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The voiceless palato-alveolar sibilant affricate or voiceless domed postalveolar sibilant affricate is a type of consonantal sound used in some spoken languages. The sound is transcribed in the International Phonetic Alphabet with ⟨t͡ʃ ⟩, ⟨t͜ʃ ⟩ ⟨tʃ ⟩ (formerly the ligature ⟨ʧ ⟩), or, in broad transcription, ⟨c⟩. The alternative commonly used in American tradition is ⟨č⟩. It is familiar to English speakers as the "ch" sound in "chip".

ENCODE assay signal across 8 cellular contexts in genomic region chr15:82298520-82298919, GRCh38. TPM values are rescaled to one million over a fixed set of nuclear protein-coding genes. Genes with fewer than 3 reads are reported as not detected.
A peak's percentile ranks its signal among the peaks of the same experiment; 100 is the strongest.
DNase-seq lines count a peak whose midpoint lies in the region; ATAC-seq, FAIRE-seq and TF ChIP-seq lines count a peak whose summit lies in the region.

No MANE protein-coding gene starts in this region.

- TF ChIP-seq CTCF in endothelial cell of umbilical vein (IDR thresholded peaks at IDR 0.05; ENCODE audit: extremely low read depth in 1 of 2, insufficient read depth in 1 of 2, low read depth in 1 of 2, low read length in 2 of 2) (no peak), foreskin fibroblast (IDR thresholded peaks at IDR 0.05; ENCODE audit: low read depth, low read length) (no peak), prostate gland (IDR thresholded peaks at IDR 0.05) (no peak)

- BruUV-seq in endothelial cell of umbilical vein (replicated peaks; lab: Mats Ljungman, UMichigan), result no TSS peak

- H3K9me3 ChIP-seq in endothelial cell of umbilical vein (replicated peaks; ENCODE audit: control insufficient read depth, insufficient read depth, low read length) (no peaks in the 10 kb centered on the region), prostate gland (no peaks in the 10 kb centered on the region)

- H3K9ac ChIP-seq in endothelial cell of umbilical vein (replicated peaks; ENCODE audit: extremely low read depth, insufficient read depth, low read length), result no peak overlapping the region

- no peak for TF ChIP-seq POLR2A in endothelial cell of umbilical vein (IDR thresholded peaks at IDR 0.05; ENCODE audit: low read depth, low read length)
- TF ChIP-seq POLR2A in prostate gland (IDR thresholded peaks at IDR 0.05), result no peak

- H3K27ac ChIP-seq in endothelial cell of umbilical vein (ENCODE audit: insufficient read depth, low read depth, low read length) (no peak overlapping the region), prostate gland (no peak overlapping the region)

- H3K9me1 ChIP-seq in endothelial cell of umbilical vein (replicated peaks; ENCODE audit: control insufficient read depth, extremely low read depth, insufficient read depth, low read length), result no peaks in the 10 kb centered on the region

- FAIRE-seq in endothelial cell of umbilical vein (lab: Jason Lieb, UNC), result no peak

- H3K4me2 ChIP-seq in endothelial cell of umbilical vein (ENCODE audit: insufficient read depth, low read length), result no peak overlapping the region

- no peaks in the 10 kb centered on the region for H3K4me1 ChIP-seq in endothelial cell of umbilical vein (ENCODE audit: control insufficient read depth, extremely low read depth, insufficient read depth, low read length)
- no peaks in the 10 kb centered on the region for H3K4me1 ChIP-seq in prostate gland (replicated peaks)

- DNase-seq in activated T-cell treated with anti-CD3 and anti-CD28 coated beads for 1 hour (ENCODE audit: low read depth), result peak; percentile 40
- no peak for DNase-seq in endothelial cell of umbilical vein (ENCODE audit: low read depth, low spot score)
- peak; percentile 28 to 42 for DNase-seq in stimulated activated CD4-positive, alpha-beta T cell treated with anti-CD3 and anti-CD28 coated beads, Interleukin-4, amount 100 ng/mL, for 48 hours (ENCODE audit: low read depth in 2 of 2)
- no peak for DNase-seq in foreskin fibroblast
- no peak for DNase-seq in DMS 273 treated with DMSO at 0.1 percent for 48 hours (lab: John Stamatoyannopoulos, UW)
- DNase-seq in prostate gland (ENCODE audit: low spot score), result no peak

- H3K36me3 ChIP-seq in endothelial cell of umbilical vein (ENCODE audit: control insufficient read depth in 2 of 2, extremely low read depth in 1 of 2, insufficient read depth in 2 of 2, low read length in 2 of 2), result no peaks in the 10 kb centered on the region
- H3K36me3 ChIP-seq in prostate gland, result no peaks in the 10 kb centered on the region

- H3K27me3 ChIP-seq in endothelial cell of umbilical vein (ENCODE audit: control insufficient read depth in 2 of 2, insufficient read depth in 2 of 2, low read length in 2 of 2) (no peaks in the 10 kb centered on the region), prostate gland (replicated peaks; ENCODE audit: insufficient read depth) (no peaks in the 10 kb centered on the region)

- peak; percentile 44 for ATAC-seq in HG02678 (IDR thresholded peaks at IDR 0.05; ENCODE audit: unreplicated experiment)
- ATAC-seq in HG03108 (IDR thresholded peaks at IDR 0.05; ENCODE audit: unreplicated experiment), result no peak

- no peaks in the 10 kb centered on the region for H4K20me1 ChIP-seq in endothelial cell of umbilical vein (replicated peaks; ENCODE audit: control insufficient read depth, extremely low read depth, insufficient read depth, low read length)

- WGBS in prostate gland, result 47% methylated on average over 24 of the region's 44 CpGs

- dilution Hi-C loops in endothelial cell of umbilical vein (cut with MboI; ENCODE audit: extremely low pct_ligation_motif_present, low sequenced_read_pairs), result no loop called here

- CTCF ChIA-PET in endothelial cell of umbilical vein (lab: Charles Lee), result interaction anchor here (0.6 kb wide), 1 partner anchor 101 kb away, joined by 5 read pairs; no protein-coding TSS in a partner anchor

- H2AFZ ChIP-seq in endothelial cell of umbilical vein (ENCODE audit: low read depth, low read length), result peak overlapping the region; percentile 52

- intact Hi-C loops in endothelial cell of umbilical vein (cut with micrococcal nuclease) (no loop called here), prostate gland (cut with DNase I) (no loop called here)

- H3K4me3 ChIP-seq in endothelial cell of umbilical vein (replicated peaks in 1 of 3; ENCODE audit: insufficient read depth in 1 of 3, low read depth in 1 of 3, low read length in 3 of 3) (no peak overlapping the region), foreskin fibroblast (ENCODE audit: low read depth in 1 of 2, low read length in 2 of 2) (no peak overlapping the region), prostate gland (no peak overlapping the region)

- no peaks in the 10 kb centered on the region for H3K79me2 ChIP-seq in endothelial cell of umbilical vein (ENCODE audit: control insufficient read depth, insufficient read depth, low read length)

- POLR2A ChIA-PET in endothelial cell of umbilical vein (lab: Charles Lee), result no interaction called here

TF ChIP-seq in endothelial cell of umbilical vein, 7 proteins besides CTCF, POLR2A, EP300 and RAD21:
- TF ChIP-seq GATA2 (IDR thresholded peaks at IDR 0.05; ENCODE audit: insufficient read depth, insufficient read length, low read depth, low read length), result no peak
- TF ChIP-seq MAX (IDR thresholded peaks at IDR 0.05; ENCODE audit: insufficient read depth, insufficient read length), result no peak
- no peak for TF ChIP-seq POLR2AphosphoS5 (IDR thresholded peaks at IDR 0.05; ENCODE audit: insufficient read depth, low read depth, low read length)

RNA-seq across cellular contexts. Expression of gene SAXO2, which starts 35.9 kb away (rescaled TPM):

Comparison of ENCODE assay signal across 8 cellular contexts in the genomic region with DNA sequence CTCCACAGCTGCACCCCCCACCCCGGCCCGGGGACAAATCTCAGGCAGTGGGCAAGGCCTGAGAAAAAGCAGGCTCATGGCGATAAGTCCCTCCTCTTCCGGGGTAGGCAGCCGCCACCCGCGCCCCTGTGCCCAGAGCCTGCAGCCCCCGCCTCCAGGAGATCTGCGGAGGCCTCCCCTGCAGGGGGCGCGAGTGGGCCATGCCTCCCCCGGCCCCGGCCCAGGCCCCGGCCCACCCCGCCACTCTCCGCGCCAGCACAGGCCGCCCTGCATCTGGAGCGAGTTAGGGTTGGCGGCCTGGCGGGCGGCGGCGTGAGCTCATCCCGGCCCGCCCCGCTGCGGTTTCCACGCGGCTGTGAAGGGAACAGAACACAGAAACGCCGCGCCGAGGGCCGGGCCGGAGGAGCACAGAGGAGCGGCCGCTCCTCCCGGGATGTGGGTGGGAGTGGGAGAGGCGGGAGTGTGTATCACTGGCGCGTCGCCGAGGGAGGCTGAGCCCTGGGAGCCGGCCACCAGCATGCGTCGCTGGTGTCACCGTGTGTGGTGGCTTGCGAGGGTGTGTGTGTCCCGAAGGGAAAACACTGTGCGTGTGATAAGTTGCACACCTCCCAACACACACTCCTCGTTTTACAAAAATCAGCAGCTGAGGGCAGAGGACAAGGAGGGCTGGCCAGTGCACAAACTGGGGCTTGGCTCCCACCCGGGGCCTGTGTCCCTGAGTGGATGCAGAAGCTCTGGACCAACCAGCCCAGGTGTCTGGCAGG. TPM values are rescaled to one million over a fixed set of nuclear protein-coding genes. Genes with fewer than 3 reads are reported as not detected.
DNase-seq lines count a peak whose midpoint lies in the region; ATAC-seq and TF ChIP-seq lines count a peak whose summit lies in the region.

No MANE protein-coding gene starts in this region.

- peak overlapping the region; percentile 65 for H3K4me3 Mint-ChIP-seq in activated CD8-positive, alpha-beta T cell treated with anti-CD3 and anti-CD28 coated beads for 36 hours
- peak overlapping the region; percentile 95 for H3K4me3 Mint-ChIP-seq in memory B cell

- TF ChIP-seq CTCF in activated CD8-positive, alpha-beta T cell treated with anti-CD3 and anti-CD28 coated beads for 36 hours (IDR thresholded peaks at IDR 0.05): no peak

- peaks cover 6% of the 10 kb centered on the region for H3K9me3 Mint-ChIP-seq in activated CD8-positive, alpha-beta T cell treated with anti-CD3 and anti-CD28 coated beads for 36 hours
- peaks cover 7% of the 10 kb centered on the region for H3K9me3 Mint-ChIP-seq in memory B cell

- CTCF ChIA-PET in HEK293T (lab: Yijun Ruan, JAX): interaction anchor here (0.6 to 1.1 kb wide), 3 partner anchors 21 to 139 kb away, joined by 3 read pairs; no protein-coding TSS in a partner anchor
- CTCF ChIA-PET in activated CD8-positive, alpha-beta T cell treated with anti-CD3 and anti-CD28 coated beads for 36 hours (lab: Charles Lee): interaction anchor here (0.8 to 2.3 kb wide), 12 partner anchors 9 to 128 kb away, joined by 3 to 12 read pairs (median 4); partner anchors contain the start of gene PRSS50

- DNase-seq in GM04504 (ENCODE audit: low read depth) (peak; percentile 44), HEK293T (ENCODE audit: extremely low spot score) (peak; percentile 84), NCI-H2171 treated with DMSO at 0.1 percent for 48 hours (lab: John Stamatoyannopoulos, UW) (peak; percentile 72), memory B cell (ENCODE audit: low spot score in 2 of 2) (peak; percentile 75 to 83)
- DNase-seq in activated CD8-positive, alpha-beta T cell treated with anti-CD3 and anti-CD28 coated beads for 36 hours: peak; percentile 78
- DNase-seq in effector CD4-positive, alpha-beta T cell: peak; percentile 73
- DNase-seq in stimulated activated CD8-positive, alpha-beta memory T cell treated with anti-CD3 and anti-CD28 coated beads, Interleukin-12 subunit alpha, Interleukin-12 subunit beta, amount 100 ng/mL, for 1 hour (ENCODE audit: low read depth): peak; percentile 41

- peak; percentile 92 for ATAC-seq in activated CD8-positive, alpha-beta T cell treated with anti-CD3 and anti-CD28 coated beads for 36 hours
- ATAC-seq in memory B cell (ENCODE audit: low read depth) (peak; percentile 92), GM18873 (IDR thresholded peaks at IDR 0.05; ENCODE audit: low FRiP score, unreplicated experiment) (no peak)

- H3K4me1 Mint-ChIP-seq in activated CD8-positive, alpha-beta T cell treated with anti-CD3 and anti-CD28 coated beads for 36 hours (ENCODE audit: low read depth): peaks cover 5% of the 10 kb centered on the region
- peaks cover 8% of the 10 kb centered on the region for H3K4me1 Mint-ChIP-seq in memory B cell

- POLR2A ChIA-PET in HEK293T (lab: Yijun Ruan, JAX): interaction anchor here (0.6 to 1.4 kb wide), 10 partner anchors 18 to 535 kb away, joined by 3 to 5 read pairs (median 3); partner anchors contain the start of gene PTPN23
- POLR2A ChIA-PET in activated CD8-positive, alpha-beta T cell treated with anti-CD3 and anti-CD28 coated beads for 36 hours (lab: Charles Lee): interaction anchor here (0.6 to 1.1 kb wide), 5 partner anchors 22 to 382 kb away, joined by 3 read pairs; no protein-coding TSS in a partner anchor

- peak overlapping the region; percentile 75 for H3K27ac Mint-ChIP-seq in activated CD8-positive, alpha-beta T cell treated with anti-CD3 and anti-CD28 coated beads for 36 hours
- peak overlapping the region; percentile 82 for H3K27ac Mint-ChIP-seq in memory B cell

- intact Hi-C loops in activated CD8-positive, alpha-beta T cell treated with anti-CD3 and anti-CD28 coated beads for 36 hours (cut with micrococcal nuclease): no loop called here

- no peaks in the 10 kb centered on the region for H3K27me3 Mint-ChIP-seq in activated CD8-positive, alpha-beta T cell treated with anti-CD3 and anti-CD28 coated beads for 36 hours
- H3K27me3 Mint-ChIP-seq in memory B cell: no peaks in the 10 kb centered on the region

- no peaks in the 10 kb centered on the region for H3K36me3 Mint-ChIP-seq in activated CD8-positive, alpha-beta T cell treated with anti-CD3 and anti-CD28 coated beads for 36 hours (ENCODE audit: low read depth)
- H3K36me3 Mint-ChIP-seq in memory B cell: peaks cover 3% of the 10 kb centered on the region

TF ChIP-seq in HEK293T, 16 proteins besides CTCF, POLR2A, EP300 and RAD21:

|Voiceless postalveolar affricate|
|IPA Number||103 134|
|Unicode (hex)||U+0074 U+0361 U+0283|
Historically, this sound often derives from a former voiceless velar stop /k/ (as in English church; also in Gulf Arabic, Slavic languages, Indo-Iranian languages and Romance languages), or a voiceless dental stop /t/ by way of palatalization, especially next to a front vowel (as in English nature; also in Amharic, Portuguese, some accents of Egyptian, etc.).